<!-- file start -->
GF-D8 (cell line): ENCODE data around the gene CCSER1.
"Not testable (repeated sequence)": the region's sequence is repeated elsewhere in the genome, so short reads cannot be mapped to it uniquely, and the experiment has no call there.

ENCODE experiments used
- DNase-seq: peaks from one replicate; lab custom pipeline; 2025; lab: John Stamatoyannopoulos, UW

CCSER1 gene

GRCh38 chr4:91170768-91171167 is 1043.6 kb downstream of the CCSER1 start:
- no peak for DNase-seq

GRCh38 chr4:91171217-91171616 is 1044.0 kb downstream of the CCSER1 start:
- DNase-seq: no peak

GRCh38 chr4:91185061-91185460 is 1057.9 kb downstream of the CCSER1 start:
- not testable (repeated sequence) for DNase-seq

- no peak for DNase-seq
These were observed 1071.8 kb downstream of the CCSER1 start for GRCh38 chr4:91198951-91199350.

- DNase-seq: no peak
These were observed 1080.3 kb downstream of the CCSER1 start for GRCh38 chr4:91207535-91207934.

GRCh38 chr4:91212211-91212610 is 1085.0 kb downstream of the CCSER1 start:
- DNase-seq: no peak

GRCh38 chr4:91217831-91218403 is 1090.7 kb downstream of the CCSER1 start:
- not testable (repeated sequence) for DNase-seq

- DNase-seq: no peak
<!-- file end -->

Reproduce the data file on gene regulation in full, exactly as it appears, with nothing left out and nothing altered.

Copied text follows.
GF-D8 (cell line): ENCODE data around the gene CCSER1.
"Not testable (repeated sequence)": the region's sequence is repeated elsewhere in the genome, so short reads cannot be mapped to it uniquely, and the experiment has no call there.

ENCODE experiments used
- DNase-seq: peaks from one replicate; lab custom pipeline; 2025; lab: John Stamatoyannopoulos, UW

CCSER1 gene

GRCh38 chr4:91170768-91171167 is 1043.6 kb downstream of the CCSER1 start:
- no peak for DNase-seq

GRCh38 chr4:91171217-91171616 is 1044.0 kb downstream of the CCSER1 start:
- DNase-seq: no peak

GRCh38 chr4:91185061-91185460 is 1057.9 kb downstream of the CCSER1 start:
- not testable (repeated sequence) for DNase-seq

- no peak for DNase-seq
These were observed 1071.8 kb downstream of the CCSER1 start for GRCh38 chr4:91198951-91199350.

- DNase-seq: no peak
These were observed 1080.3 kb downstream of the CCSER1 start for GRCh38 chr4:91207535-91207934.

GRCh38 chr4:91212211-91212610 is 1085.0 kb downstream of the CCSER1 start:
- DNase-seq: no peak

GRCh38 chr4:91217831-91218403 is 1090.7 kb downstream of the CCSER1 start:
- not testable (repeated sequence) for DNase-seq

- DNase-seq: no peak